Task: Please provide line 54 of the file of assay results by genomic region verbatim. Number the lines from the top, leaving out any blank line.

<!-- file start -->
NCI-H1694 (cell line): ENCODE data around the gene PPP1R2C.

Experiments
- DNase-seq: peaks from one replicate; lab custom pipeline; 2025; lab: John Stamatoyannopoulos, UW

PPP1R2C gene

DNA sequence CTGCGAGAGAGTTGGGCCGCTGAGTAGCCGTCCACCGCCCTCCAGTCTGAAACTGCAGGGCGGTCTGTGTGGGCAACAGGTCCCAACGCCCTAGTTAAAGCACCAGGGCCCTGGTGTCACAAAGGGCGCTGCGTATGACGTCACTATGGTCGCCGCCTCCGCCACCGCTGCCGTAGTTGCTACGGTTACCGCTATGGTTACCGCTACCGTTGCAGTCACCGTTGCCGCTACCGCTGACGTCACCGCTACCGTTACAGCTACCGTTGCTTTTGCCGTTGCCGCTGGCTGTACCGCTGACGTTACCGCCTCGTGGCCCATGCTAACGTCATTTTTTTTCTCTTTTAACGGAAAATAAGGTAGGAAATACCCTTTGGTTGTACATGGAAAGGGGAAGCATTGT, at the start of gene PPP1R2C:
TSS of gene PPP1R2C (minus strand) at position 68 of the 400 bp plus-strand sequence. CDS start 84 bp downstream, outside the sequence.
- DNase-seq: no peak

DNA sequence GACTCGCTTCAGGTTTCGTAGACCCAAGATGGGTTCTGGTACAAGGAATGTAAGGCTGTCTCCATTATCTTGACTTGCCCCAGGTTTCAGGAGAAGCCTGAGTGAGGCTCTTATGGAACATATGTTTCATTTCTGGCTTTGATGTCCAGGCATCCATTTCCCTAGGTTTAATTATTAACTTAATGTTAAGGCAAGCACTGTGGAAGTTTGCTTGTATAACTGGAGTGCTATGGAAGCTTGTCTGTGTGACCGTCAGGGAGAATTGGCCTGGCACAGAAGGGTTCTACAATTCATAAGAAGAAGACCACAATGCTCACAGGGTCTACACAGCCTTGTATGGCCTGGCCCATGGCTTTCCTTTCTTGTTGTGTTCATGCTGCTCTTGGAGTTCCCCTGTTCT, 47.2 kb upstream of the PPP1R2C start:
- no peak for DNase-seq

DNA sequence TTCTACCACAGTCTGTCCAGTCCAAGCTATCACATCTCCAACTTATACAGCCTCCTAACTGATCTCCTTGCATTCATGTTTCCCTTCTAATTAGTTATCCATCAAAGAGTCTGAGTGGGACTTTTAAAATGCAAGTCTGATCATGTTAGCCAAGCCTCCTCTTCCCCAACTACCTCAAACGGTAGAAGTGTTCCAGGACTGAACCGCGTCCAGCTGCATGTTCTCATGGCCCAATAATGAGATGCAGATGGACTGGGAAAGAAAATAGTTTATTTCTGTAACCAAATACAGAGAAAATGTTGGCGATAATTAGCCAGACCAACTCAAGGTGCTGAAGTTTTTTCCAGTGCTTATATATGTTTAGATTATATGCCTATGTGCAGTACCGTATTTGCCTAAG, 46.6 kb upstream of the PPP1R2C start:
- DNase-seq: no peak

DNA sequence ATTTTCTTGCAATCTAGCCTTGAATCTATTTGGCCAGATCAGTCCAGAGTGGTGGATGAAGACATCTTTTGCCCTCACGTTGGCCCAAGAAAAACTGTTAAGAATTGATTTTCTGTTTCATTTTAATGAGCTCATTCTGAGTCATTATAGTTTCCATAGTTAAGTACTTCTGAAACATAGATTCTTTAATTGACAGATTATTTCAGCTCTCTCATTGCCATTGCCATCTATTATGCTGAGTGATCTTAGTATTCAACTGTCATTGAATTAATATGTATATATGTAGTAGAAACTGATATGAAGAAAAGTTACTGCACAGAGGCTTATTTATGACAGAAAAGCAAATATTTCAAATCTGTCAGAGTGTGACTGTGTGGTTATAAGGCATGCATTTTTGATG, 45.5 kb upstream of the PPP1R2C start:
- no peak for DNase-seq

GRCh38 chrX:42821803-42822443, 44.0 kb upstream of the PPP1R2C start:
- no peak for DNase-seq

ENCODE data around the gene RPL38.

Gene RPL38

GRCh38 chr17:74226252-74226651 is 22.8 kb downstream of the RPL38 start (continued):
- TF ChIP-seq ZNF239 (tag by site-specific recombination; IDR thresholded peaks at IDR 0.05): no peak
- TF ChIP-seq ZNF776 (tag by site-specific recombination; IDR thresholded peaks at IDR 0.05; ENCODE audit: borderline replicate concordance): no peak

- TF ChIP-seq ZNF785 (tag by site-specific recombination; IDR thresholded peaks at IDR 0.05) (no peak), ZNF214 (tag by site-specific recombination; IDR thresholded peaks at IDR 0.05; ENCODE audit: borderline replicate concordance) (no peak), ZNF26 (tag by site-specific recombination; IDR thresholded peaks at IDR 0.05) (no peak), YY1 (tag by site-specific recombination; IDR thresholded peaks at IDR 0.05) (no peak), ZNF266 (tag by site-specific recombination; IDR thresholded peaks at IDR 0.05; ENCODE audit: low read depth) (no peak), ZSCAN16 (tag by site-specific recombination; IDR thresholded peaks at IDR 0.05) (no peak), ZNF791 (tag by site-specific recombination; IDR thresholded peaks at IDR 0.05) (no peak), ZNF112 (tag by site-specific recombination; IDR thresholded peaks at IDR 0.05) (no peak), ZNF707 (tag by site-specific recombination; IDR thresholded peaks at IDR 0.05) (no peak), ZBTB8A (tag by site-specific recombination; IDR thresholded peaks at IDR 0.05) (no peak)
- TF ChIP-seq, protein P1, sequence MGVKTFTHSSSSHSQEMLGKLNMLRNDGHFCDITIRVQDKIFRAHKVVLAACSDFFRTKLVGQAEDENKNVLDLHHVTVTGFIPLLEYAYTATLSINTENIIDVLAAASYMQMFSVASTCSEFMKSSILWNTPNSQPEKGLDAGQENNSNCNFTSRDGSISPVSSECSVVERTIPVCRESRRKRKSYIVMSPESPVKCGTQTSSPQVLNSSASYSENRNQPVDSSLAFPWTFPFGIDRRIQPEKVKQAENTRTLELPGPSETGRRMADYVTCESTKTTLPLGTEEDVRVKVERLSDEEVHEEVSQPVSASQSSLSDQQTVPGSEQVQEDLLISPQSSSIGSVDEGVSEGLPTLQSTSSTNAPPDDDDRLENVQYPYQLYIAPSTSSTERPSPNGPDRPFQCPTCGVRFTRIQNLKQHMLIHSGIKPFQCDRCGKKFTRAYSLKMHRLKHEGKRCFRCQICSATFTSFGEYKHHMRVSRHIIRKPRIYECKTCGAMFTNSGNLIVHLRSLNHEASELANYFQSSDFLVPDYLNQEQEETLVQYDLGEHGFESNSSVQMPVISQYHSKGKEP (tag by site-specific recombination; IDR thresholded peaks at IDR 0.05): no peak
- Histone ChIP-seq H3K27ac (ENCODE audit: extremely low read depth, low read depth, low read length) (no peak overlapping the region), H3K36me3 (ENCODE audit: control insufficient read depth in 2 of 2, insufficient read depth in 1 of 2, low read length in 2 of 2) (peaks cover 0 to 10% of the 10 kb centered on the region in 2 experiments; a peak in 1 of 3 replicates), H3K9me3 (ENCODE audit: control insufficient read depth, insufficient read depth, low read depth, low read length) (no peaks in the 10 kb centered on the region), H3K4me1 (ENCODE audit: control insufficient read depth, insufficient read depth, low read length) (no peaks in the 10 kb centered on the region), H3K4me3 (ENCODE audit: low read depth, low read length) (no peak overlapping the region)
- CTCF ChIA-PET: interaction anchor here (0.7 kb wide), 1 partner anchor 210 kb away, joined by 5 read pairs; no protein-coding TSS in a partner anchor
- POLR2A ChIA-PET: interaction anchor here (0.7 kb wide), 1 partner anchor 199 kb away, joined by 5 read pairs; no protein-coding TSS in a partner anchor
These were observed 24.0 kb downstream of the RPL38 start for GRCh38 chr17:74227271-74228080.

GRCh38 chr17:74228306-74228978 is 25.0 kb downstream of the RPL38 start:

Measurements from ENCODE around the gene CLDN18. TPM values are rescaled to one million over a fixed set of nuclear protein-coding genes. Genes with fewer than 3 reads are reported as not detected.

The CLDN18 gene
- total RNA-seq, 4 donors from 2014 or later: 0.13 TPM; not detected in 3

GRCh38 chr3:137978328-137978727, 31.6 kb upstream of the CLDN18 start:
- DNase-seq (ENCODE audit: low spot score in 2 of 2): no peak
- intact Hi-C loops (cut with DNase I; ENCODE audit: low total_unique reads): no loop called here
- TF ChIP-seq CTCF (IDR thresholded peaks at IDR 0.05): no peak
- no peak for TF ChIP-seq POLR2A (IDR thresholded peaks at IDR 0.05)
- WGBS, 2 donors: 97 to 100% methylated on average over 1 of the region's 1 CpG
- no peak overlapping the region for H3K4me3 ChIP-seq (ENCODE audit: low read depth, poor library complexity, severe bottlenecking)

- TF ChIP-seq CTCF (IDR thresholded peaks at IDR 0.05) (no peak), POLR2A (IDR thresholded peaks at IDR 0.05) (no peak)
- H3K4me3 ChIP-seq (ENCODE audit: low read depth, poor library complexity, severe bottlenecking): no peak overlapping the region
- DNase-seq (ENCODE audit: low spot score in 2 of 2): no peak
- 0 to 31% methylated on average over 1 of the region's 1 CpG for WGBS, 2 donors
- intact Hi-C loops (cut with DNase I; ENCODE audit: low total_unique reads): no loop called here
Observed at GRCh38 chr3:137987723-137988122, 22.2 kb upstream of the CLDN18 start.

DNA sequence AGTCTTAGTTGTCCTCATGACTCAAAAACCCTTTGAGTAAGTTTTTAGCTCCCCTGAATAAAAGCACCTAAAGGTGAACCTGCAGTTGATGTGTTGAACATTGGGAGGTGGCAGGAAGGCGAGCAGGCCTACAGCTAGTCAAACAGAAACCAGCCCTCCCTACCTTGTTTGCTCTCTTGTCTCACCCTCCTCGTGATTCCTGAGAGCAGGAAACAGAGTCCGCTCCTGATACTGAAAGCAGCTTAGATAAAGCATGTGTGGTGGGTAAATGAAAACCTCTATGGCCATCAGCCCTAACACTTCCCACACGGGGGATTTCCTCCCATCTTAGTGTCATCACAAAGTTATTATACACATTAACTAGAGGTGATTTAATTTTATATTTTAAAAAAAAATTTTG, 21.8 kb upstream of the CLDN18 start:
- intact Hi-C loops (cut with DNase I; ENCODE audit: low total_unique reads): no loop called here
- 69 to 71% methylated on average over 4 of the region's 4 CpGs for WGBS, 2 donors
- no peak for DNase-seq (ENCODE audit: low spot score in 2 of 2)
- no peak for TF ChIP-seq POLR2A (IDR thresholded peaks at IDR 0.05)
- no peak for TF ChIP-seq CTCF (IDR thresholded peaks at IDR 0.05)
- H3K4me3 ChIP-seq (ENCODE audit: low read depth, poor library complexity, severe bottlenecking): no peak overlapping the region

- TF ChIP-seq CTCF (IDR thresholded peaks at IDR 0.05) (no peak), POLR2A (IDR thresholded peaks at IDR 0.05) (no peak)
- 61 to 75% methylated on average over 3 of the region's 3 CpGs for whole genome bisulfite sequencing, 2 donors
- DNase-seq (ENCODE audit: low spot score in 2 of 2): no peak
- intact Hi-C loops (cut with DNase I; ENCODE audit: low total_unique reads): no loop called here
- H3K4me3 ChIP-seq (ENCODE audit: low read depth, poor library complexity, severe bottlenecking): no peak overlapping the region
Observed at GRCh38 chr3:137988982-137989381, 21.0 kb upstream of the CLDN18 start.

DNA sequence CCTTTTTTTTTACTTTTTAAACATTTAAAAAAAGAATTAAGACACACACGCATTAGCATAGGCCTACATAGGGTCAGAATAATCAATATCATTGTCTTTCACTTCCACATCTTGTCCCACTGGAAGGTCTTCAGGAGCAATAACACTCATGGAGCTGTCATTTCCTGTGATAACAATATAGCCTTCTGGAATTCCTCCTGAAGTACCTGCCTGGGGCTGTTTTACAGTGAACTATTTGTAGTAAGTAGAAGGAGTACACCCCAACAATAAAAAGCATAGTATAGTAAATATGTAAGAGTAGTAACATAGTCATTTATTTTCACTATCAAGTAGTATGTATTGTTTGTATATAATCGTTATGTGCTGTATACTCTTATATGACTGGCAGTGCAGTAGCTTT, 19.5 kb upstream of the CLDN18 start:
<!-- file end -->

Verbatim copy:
- intact Hi-C loops (cut with DNase I; ENCODE audit: low total_unique reads): no loop called here